Listening to music is a form of emotional self-care that many of us turn to every day, without much conscious thought. The streaming service Spotify, well aware of this, offers a collection of “Mood” playlists, from “Anthems of Angst” to “Running Thru a Field of Smiles,” to my personal favorite, “The Happy Hipster.”

While music’s therapeutic qualities have long been known—Aristotle described music as a force to purify the emotions—music therapy as it exists today began in the early-mid 20th century, when musicians in the U.K. travelled to hospitals and played music for soldiers suffering emotional and physical trauma after World Wars I and II.

Music therapy is now a sanctioned form of health care with clinical, quantitative research to back it up. In some cases, it’s as effective as traditional forms of therapy, especially for adolescents with mood disorders or adults with depression. One tool music therapists use with patients—along with actively playing or composing music—is guiding patients through the music listening experience, helping them to process what they are thinking and feeling. What we do when we put on headphones is, in many ways, just a self-guided version of this process.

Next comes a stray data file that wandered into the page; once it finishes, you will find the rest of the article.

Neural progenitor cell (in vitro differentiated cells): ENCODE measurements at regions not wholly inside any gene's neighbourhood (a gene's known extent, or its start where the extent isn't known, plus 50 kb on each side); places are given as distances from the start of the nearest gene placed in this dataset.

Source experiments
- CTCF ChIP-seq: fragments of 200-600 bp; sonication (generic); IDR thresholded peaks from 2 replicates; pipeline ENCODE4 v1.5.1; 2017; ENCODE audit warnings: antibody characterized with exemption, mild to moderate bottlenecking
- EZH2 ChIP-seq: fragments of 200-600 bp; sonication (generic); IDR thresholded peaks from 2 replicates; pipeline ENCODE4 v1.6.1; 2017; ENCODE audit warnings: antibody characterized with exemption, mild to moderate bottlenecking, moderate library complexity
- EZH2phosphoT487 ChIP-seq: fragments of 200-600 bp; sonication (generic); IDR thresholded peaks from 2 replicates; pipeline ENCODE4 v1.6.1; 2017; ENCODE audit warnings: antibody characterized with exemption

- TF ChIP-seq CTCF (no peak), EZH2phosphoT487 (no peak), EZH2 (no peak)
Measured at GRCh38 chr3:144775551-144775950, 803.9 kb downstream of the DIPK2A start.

And it often feels good to listen to Aretha Franklin to lift our spirits, or croon along with Adele to make sense of a breakup. But is it also possible to listen to music in ways that sabotage our mental health?

This is the question that Emily Carlson, a Ph.D. candidate in the Department of Music at the University of Jyväskylä in Finland, explored in a recent study.

The study asked 123 participants about their music-listening habits using a scale developed by one of the study’s co-authors. This scale assessed how much people tended to use seven different music mood-regulation strategies, based on their agreement with statements like “When I'm angry with someone, I listen to music that expresses my anger.”